Friday, January 13, 2017

Why We Need Freedom

A couple days ago, I illustrated a post with some photos of some skewer and berry basket play. The photos had nothing to do with the content of the post, but I'd liked the pictures and wanted readers to see them.

The foundation of what you saw had been created by an adult who had been messing around with the materials because the kids weren't. I'd been a bit disappointed, because I thought it was a cool provocation, and several children did swing by to investigate the adult-created sculptures, contributing a skewer here or there, but for the most part the kids didn't share my definition of "cool."

But I've learned over the years that it sometimes takes a few days and a few tweaks to spark their curiosity. So I've let it ride for the last few days, although I did move it all to a different table and added old-fashioned wooden clothespins, some cardboard egg flats, and a few plastic counting bears. And sure enough, over the course of the week, more and more kids engaged the materials with each passing day, finding more and more complex ways to interact with both the materials and with one another via the materials.

At first their attempts were along the lines of Monday's adult -- one child in solo play using the baskets and skewers for constructions -- but it wasn't long before they began collaborating. A couple kids, for instance, invented a kind of board game involving the bears and the egg flats, a game they called Castle Capture and involved a complex set of rules by which you could move your bears "between the mountains" in the quest to "defeat" your opponent. It played a bit like Chinese Checkers and I never once saw a castle actually captured.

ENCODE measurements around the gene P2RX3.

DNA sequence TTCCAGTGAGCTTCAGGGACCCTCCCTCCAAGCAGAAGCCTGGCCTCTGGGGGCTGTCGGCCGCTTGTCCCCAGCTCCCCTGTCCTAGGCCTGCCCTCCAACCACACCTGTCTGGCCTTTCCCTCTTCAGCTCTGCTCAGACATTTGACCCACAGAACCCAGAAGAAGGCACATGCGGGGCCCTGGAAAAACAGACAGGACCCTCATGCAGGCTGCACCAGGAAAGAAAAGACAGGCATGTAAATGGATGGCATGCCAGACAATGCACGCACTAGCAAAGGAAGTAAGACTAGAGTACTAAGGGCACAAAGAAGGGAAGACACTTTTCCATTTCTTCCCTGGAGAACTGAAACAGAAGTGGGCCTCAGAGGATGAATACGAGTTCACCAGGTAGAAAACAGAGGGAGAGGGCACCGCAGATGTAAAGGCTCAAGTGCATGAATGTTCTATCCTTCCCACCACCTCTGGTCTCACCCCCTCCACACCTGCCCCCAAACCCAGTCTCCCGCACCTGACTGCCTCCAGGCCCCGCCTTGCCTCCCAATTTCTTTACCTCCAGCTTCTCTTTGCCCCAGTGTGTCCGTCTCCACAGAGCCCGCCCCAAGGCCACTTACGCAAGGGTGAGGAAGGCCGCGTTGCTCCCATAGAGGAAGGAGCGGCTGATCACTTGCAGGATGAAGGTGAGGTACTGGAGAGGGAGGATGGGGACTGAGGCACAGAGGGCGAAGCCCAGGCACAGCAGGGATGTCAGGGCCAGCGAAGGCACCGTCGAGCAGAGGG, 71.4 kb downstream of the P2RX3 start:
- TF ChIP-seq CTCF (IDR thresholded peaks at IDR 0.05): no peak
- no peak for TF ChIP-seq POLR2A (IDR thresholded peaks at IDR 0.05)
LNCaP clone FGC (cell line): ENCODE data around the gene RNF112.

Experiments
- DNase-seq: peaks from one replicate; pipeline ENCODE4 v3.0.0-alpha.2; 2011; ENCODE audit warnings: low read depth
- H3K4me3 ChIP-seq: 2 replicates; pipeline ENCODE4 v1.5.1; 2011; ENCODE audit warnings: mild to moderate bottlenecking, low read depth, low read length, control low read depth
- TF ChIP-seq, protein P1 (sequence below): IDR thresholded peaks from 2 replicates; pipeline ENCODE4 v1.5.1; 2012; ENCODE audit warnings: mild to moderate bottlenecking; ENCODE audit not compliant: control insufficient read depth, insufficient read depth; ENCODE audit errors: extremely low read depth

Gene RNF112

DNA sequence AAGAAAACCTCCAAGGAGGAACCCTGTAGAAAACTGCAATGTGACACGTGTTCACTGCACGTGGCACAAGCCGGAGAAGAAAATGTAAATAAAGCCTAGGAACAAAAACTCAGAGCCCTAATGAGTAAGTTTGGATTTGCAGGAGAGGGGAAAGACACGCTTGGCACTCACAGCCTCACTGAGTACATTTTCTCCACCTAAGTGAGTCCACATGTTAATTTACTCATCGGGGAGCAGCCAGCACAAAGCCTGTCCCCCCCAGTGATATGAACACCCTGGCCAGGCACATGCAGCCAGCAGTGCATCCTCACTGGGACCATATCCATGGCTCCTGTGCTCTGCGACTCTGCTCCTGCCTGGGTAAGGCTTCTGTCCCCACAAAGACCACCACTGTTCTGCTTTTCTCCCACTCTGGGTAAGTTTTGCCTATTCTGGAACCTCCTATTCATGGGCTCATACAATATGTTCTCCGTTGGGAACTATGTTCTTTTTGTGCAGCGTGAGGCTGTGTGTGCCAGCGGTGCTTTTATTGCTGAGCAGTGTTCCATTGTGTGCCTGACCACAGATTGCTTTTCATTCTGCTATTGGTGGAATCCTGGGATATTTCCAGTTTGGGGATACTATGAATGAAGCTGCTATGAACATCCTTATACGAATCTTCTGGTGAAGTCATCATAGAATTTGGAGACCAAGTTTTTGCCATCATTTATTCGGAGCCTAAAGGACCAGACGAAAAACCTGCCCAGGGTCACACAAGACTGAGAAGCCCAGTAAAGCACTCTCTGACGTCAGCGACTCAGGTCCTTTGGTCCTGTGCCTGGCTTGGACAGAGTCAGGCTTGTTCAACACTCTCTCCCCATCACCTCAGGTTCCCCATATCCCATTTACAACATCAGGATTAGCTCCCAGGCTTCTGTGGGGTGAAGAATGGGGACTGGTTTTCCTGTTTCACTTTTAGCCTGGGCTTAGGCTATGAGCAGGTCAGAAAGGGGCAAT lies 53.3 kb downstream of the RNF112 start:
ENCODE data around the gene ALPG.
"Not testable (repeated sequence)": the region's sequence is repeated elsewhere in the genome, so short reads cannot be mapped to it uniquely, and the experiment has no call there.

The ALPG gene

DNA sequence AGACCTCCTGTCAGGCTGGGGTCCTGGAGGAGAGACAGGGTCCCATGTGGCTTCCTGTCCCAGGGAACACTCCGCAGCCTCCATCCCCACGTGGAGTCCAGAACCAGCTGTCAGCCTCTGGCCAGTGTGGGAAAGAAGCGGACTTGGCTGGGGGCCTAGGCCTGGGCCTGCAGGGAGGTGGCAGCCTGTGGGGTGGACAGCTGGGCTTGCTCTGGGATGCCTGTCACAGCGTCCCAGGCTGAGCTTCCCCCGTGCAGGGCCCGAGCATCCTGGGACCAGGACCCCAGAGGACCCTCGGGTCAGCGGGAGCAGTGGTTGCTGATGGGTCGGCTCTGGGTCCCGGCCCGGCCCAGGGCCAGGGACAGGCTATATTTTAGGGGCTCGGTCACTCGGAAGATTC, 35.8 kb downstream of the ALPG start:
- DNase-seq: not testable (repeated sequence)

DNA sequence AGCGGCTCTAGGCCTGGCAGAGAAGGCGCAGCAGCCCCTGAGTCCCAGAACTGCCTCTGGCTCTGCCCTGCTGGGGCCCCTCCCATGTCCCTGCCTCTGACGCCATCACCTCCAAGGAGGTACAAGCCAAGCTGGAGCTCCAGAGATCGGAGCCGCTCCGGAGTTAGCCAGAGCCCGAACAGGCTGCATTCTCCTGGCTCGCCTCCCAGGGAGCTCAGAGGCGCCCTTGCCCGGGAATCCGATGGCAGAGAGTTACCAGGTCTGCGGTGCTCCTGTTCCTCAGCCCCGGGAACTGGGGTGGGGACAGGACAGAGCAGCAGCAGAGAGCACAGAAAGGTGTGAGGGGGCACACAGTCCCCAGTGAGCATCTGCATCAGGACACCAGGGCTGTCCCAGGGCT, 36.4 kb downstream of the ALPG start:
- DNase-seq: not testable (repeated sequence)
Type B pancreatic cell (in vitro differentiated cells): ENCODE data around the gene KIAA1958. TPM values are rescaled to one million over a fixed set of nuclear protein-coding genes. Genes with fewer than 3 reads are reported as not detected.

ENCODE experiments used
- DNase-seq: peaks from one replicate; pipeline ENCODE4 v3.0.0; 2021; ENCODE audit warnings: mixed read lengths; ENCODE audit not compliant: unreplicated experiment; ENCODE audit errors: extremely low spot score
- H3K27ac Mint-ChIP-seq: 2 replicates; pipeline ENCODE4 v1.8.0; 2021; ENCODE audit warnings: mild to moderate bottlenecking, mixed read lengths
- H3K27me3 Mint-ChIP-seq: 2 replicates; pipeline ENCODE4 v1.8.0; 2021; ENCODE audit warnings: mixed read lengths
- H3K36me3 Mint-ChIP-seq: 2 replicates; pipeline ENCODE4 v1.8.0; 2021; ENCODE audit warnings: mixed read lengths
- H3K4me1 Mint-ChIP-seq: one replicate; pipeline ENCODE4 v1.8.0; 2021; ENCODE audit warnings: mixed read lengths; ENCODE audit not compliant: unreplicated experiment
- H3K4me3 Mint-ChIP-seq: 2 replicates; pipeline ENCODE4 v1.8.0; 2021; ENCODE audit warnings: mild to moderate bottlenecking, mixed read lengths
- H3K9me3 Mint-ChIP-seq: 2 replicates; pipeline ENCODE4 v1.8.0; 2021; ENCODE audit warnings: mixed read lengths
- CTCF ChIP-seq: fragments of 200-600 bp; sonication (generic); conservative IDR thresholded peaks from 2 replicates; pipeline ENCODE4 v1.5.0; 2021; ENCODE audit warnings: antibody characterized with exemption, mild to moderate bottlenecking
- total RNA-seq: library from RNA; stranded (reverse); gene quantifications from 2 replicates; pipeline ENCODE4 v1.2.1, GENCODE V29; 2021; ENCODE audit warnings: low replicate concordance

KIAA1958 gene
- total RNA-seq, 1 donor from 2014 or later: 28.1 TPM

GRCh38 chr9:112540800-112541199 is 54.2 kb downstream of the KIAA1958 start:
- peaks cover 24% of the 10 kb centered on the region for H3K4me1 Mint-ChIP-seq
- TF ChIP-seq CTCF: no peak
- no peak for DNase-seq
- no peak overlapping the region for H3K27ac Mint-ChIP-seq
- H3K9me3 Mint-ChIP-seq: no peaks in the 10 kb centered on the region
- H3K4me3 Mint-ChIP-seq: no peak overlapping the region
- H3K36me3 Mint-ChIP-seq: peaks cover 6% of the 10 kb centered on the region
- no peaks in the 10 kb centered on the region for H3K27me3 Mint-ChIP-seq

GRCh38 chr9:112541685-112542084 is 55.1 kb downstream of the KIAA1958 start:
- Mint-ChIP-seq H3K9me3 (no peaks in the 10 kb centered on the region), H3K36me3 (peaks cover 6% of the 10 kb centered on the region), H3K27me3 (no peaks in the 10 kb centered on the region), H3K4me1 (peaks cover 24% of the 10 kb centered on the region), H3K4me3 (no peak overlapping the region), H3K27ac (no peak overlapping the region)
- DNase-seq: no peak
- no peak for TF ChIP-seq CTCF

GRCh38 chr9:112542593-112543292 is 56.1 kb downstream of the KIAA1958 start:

Then someone discovered how the peg-style clothespins worked and found they could be used to connect the berry baskets. This innovation lead to an explosion of play at the red table as kids, usually working together and in constant conversation, began to manufacture increasingly complex structures, both physical and social, sharing engineering and dramatic play ideas with one another in a mini-frenzy of viral learning.

This, of course, is how most of humanity's greatest advancements have occurred, people coming together in the spirit of cooperation, sharing their ideas and wisdom, sparking off one another, lifting one another, supporting one another, until something new and better emerges. It's the sort of thing, however, that can really only happen when humans are free: to associate with whom they wish; to tinker for hours and days; to think their own thoughts, try their own experiments, and to collaborate without the heartless mandates of beat-or-be-beaten competition.

I tried to remain aloof from the goings on at the red table, standing fully erect, observing, not wanting to step in and accidentally step on their freedom, because, you know, we're all counting on these kids.

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